For more evidence, think back to when Tom Brady replaced Drew Bledsoe in New England; we all wanted there to be behind-the-scenes drama, if only because it would be fun to dissect. But alas, no dice.
The controversies are fun to speculate about, but they’re much more of a product of our own imaginations than products of reality. And because of that, they’re hard to really, truly care about, if only because from what we see, they don’t exist.
Poor NHL. It’s the proverbial red-headed stepchild of the major sports world, and nobody really knows why. It could be because ESPN doesn’t really cover it. It could be because it’s the most difficult sport to broadcast effectively.
Or maybe, just maybe, it could be because there seems to be a lockout every other year, so just when the league is finally starting to develop a consistent following, it goes out of business for a year and loses all of its supporters.
There was a time, at some point, when people cared about the NHL, though not to the extent that they cared about professional baseball or football or basketball.
There was a time, back when some of the best players ever were still on the ice in the ‘70s and ‘80s, that hockey was still something that interested a good number of people. During the days of the Miracle on Ice, people still cared.
Now, NHL fans are few and far between. There are some true die-hard fans, but they’re hard to find—and the rest of the “fans” only care once their team makes it to the Stanley Cup.
It’s not that winning the BCS championship is meaningless; it’s just that no matter who ends up ranked first and second, and no matter who ends up competing for “college football’s highest honor,” there are always going to be so many people complaining that the BCS got it wrong that it’s impossible to enjoy it.
The BCS rankings aren’t determined by anything objectively sensible, like, I don’t know, a playoff system (for now), so it’s impossible to say with certainty that the right teams ended up competing for the title.
This year, if Notre Dame somehow makes it to the title game without playing in a conference—never mind a hard conference—and without playing in a conference title game, there is going to be mass opposition, even though ND fans outnumber normal people by a ratio of about 500 to 1 in the college football universe.
But we’ve all been complaining for so long about the BCS—which will, in fact, be replaced with a playoff system starting in 2014—that we can’t even get fired up about it anymore. Just like we can barely muster any excitement and/or rage when college football’s champion is crowned, we can barely muster any excitement and/or rage when confronted with the inadequacies of this broken system.
It used to be a rather large point of pride for players to be named to the All-Star Team/Pro Bowl/whatever. It used to be something to strive for, and it used to be an honor. It used to be something the fans looked forward to. Now, it seems like most players see a trip to the annual festivities as a waste of time.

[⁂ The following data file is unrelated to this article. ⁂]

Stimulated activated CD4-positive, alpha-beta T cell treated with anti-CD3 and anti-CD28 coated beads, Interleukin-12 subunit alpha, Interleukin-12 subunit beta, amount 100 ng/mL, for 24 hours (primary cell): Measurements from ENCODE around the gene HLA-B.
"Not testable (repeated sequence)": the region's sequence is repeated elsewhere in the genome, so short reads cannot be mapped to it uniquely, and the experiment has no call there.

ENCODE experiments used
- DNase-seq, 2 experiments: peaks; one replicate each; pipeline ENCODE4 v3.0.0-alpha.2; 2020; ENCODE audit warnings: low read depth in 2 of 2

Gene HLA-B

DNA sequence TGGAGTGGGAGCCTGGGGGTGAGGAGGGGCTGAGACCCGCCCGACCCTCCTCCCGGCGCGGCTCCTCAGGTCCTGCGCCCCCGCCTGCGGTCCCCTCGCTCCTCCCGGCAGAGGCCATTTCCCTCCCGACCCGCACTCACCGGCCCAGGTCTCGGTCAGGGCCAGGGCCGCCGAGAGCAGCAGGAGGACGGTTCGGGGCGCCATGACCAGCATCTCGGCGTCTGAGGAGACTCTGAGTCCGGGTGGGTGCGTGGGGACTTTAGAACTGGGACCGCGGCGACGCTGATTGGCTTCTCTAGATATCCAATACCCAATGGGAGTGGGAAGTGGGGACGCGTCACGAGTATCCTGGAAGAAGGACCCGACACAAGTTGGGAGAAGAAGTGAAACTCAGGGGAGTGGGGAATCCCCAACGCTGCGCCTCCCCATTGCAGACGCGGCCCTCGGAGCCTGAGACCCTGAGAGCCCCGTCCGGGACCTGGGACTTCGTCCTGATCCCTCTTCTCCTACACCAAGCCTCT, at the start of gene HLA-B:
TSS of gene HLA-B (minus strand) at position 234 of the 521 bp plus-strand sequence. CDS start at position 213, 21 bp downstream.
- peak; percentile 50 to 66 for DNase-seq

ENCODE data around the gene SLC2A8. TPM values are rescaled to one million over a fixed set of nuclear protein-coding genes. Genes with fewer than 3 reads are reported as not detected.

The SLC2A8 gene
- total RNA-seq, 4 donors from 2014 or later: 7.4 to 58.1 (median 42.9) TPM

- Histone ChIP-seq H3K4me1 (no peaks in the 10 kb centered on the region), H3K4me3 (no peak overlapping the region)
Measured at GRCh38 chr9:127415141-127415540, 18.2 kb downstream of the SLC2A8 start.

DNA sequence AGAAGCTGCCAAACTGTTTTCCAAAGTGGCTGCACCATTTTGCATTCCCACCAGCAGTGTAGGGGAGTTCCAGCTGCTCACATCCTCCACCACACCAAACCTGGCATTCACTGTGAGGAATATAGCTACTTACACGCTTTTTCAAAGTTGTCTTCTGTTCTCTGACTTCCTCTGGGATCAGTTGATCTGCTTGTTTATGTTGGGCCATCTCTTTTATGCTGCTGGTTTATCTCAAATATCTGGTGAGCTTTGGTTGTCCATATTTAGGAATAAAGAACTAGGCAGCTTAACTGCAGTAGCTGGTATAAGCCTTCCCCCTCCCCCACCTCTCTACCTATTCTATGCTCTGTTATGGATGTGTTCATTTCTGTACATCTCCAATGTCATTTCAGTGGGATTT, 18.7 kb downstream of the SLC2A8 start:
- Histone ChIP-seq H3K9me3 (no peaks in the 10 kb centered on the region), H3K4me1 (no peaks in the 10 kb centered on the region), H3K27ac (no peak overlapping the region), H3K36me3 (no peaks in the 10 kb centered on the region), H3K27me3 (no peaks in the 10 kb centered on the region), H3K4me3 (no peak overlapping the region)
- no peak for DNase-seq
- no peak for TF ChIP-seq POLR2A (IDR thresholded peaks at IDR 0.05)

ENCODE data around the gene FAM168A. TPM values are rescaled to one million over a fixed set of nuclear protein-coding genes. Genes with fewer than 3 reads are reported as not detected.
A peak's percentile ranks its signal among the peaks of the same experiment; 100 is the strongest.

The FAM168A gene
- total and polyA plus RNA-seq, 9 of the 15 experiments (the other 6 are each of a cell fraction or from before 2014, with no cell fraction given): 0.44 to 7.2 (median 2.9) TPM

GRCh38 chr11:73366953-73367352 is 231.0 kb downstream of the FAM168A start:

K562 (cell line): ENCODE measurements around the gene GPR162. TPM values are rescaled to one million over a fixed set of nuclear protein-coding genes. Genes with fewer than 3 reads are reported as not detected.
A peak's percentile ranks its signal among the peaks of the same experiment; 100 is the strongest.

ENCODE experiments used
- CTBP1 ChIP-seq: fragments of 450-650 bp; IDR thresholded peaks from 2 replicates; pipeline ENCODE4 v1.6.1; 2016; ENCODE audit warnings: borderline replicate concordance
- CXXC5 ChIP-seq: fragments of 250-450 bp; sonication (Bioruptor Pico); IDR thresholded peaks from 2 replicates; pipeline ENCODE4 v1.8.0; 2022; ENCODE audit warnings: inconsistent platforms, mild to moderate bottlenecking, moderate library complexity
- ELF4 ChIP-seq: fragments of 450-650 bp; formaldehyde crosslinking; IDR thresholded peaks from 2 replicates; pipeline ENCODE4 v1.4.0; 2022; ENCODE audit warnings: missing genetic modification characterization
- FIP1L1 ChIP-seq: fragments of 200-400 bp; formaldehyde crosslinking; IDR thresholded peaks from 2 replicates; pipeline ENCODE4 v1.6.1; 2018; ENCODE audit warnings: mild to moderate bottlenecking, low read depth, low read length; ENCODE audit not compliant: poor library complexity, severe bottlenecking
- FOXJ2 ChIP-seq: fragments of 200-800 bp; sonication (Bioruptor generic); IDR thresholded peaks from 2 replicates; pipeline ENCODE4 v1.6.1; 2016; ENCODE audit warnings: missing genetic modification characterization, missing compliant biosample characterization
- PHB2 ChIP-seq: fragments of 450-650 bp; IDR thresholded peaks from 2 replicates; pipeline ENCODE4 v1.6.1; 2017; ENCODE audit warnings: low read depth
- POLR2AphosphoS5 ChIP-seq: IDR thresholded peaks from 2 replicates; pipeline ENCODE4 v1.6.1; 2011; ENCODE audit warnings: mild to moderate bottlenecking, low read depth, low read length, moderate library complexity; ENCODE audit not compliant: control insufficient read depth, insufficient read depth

This is particularly pertinent to the Pro Bowl, an activity that players seem to equate with being forced to watch Never Say Never on repeat. More often than not, a handful of the top players are the players who are part of a Super Bowl team, so if the Pro Bowl happens the week before the big game, those players obviously aren’t taking part.
And if the Pro Bowl happens after the big game…well, nobody wants a part of that, either, because Hawaii is a hike for pretty much anyone in the continental U.S., and nobody wants to spend the first week or two of their vacations doing their jobs. In fact, the Pro Bowl in particular has become so irrelevant that this year's almost got canceled.
All-star games of any kind don’t make sense unless the top players take part, and lately, there aren’t a whole lot of top players who seem interested. And if the players aren’t even interested, how can you expect the fans to be interested?
The public is jaded when it comes to steroids. It’s true. There’s virtually nothing that can surprise us at this point. If someone came out tomorrow with evidence that Derek Jeter, Peyton Manning and Kobe Bryant were all juicing, we’d probably shrug. If someone told us that Ted Williams was juicing, even though he's frozen, we’d barely blink.
When steroid scandals were all the rage back when the Mitchell Report was first released, the baseball-loving free world was horrified. Our heroes—including Roger Clemens, Barry Bonds, Mark McGwire and Alex Rodriguez, some of the greatest players ever—were cheaters, or were alleged to be.
It was shocking and completely devastating to the sport, which already had enough problems keeping people interested. It didn’t need its most notable players embroiled in the scandal of the decade.
But since then, so many athletes—unexpected athletes—have dealt with PED scandals that it’s not even news anymore. Manny Ramirez, Marion Jones, David Ortiz and Lance Armstrong have all been involved in the madness, proving that PED abuse was far more prevalent than any of us expected.
And as a result, we can’t take any major accomplishment in any sport without a grain of salt.